Try This: Super Pine Cones
Forests, parks, and neighborhood streets are full of old and young trees. How did the young trees begin? Trees make seeds that grow into saplings. The saplings then grow into trees. Some seeds are fruit—such as apples or cherries. Other seeds are nuts, such as acorns and chestnuts.
But seeds face many dangers. Animals like to eat fruit and nuts. And high winds and heavy rain can make seeds go bad or fall off the tree too soon. So trees have evolved clever ways to keep their seeds safe from hungry animals and bad weather so that the seeds can eventually find good soil and grow. For example, chestnuts have husks around them that break open when the chestnut fruit is ripe and falls from the tree.
How do pine trees protect their seeds from bad weather?
WHAT YOU NEED
WHAT TO DO
Find some pinecones outside or at the store.
Put the cones in a bowl. Cover them with water.
Now watch! What happens to the pinecones?
Take the cones out and put them on a paper towel to dry.
Use a hair dryer to help the cones dry faster. What happens?
A pine tree hides its seeds in cones—a shell that can expand and contract with water. When the cone gets wet, the shell shrinks, keeping the inner seeds nice and dry. Then when the cone dries, the shell expands, opening up to let the wind blow the seeds away so they can grow somewhere else.
Some scientists believe that pinecones can play a role in forecasting the weather. This is because cones open and close depending on the humidity in the air. If a cone is open, the air must be dry so the upcoming weather could stay dry. But if a cone is closed, then there's already moisture in the air and the upcoming weather could bring rain. Look at some pinecones near where you live. Are they open or closed? What is the weather outside? Are the pinecones accurate in their forecast?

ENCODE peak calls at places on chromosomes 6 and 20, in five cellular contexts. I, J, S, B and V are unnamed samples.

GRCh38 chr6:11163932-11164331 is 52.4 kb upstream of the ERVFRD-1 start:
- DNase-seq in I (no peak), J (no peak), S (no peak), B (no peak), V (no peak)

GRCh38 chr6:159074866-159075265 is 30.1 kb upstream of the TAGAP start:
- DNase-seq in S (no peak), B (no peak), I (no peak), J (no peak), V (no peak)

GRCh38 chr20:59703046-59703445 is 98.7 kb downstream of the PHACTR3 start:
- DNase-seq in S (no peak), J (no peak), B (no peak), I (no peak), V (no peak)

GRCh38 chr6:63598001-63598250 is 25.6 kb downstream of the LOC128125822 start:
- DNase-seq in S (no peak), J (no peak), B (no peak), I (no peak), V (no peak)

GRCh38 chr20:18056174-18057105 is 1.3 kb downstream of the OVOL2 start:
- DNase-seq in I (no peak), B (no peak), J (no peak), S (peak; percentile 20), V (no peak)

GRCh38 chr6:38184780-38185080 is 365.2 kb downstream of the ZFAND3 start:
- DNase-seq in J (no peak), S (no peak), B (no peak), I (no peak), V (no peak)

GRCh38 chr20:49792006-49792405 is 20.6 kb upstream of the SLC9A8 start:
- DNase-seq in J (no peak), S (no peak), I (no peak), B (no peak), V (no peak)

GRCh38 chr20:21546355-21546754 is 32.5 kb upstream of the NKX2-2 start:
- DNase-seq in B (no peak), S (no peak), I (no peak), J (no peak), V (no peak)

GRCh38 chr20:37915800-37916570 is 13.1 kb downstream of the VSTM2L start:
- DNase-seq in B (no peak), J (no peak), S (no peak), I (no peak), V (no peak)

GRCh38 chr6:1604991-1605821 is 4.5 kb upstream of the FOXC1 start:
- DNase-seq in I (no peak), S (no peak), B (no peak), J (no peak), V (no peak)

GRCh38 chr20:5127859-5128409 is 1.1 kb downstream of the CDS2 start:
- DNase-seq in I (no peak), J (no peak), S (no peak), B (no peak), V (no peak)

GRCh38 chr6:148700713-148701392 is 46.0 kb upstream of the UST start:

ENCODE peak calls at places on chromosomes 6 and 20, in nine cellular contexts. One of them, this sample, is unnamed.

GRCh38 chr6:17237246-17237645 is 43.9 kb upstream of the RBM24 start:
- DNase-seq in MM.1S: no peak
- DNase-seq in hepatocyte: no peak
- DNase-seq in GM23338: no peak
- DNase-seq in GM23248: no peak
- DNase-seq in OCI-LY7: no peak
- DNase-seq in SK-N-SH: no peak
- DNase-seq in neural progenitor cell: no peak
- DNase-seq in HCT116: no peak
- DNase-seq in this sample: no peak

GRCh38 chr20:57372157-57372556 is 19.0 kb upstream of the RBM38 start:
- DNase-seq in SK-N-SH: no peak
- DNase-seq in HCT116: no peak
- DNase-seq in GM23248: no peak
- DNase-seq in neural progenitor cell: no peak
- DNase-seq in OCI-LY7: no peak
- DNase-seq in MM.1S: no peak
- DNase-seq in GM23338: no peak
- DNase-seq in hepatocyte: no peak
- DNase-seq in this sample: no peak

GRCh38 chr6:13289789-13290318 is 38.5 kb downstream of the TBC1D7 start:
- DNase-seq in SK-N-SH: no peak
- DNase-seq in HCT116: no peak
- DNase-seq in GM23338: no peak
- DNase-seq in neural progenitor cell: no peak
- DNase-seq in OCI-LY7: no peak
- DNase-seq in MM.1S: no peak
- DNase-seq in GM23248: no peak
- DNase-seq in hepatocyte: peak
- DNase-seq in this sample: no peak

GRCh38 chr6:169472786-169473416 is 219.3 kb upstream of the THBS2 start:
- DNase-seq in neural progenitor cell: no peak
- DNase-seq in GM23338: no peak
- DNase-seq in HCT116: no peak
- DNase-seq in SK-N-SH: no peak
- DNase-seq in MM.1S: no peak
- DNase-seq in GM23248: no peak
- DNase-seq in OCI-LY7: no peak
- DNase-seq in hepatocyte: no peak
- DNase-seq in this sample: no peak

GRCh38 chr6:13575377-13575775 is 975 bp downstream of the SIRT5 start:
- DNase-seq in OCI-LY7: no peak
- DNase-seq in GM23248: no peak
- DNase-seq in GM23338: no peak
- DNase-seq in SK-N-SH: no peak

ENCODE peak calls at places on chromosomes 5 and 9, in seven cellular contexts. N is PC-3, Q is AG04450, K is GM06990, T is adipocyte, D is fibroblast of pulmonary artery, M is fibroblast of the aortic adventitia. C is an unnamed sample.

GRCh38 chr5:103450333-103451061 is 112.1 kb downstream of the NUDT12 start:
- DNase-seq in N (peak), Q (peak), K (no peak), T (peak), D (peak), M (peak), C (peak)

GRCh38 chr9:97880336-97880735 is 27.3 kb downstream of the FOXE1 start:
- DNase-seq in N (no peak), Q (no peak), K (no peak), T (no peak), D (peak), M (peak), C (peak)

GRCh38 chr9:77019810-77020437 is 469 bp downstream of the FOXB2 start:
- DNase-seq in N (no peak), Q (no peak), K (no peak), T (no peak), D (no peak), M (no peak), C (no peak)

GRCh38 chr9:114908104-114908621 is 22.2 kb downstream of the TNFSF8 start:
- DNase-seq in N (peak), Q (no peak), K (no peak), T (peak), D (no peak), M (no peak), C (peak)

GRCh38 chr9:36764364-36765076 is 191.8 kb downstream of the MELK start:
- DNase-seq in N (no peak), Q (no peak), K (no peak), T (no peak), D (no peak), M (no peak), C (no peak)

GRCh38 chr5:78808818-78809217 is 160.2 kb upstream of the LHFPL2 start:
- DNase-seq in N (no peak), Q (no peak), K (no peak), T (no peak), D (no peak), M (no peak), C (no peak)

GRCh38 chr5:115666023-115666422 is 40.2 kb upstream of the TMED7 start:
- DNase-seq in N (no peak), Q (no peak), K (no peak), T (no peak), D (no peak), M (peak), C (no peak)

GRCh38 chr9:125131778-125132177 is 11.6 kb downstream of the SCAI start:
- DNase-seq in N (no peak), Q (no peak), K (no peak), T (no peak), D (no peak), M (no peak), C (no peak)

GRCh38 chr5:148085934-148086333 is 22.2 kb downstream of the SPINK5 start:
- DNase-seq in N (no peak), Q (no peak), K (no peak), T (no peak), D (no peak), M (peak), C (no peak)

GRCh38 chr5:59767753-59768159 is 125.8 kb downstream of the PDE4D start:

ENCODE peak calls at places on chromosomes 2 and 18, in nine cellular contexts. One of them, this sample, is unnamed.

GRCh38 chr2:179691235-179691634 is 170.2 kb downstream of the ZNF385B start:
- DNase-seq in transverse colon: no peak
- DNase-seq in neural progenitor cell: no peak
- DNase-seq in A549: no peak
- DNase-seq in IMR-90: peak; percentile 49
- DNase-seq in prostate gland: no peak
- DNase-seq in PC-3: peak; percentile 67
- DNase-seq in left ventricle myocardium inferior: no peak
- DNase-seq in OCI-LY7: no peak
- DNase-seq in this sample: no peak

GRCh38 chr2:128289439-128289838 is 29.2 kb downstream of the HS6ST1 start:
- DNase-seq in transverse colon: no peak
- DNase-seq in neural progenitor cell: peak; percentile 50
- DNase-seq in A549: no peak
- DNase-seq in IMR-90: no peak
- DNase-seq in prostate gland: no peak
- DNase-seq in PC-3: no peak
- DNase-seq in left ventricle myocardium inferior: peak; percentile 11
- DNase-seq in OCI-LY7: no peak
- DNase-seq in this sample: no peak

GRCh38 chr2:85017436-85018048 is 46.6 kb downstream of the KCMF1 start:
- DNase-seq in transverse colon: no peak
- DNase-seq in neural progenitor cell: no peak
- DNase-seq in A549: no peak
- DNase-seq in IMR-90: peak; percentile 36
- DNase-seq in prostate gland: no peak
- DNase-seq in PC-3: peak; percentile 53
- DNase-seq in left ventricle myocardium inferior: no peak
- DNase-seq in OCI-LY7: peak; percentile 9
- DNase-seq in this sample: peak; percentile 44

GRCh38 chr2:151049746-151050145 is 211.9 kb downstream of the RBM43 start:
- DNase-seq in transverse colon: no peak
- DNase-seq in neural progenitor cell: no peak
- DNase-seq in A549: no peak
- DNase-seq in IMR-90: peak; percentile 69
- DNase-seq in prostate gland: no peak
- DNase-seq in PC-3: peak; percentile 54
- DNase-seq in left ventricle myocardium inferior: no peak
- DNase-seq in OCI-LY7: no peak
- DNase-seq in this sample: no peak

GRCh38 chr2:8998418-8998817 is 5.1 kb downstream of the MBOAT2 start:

There once was a man who planted apple trees all over the Midwest in the late 1700s. His nickname was Johnny Appleseed, but his real name was John Chapman. He was born on September 26, 1774.
We must believe that we are gifted for something, and that this thing, at whatever cost, must be attained.
Draw a picture of your pinecones, first when they're dry and then when they're wet.
seed: a grain or fruit that enables a plant to reproduce itself.
Bubbles and Butter
Almost every day we eat something that a teeny tiny organism helps to make. To learn something about this little critter, solve the Falling Letter puzzle below. Figure out where to put the letters in each column. The letters all fit in the boxes under their own column, but not always in the same order! The black boxes are the spaces between words.
Certain trees have seeds with a unique shape. They are designed to be caught by the wind and twirl away!
To make your own whirly seed, use a ruler to connect each
Then, connect each
Cut around the edge of the pattern to remove the puzzle from the page.
To complete the Whirly Seed, cut on the solid lines, and fold as directed on the dotted lines.
Drop your paper seed from a (safe) high place!
NOTE: If you don't want to cut up the book, make a copy of this page first.